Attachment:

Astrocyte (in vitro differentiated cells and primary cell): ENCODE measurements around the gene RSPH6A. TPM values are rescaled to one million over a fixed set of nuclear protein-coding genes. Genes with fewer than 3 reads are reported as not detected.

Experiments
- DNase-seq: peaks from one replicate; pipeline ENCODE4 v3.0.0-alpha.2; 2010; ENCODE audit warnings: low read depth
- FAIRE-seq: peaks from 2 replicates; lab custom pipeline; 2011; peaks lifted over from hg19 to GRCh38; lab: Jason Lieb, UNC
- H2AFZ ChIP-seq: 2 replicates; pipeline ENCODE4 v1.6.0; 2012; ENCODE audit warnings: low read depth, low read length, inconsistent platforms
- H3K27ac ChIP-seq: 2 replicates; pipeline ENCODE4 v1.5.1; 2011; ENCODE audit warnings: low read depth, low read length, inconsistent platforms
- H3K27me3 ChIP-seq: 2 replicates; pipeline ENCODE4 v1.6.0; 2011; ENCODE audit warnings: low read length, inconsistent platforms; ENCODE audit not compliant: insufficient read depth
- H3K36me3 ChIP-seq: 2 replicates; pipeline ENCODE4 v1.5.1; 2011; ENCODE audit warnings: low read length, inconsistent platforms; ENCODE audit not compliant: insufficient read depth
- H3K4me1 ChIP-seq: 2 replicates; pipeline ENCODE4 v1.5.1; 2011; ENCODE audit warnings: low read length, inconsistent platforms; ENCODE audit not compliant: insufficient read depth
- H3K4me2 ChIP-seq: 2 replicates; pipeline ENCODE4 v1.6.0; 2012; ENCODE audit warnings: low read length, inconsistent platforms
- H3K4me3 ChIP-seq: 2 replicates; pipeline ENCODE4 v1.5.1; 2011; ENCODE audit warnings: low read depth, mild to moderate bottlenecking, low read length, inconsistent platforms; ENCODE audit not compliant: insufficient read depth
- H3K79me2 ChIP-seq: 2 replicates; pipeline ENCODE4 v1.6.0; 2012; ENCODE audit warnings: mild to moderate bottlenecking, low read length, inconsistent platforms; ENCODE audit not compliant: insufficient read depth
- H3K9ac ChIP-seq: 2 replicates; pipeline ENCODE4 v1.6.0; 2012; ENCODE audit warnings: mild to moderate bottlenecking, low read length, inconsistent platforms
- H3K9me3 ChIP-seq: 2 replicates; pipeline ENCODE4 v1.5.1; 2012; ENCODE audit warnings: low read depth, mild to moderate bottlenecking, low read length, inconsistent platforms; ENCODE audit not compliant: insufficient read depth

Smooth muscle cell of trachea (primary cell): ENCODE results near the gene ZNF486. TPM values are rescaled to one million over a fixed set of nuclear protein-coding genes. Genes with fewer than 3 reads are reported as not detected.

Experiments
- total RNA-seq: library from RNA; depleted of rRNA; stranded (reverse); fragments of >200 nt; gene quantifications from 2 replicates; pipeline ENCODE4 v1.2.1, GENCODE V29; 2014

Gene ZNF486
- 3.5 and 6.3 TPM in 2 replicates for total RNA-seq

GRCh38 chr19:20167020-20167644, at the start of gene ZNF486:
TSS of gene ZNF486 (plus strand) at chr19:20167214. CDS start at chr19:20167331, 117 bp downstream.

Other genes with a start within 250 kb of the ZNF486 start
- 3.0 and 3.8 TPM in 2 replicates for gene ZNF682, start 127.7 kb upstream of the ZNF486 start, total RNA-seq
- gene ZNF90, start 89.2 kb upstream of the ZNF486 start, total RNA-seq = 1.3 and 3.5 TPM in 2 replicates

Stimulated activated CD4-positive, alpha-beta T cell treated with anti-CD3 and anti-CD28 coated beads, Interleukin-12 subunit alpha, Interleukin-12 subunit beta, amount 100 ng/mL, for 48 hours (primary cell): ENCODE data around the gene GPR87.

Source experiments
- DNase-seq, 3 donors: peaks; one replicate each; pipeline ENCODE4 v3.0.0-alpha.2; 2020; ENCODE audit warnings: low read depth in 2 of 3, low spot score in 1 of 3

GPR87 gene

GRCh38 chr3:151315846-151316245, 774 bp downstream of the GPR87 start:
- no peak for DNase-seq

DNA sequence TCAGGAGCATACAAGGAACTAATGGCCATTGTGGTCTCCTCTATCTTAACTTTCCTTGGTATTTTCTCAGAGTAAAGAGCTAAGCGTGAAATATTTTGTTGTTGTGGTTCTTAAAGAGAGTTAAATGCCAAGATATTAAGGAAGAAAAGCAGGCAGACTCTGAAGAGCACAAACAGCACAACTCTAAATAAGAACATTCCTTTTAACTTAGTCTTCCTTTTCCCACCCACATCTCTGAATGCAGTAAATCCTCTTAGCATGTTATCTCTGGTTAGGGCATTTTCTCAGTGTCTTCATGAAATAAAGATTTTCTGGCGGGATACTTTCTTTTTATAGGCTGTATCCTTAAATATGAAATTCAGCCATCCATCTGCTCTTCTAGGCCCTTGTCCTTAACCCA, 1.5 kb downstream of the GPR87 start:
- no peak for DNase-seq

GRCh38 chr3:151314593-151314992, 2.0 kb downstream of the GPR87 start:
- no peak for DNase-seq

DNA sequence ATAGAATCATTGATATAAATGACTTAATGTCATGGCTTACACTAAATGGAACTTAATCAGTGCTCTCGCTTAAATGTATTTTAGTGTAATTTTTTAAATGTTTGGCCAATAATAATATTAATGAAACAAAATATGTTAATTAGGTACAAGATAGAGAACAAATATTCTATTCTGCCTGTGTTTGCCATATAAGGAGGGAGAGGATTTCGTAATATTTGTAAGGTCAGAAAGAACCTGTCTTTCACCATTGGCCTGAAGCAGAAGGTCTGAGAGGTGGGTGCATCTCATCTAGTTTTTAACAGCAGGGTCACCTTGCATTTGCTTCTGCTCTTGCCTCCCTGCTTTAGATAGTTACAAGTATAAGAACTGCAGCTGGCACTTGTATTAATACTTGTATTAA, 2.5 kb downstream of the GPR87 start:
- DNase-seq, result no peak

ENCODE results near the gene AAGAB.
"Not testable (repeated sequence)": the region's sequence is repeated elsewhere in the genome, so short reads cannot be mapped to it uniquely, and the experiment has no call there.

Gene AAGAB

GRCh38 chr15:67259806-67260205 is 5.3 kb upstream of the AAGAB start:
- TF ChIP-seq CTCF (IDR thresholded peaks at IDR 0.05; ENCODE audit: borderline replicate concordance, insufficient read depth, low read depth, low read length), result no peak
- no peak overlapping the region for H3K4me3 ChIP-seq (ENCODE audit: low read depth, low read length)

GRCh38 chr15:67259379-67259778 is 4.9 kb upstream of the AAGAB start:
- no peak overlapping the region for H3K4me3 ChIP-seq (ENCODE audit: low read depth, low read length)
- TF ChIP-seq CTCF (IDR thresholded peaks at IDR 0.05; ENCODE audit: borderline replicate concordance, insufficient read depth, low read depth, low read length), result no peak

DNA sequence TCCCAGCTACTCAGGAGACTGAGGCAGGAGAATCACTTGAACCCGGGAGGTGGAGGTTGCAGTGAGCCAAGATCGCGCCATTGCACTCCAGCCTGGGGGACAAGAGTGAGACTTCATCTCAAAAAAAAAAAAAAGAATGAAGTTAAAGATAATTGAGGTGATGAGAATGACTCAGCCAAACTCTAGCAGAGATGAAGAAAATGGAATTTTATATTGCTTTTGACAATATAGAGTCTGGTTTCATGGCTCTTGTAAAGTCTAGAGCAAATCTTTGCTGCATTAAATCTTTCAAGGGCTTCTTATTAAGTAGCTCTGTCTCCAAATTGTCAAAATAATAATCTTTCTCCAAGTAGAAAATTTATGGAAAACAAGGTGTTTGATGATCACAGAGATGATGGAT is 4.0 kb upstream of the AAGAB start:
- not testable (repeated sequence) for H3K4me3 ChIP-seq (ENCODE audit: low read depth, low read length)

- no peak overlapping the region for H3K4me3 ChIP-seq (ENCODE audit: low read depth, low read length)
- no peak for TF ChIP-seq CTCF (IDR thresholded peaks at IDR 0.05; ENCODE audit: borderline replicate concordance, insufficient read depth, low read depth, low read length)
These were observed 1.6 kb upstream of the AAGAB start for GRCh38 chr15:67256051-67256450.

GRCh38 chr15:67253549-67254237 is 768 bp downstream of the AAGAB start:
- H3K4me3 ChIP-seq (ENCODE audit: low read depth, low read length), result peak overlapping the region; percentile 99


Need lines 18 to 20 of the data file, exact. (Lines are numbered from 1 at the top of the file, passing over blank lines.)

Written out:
Gene ZNF486
- 3.5 and 6.3 TPM in 2 replicates for total RNA-seq

GRCh38 chr19:20167020-20167644, at the start of gene ZNF486: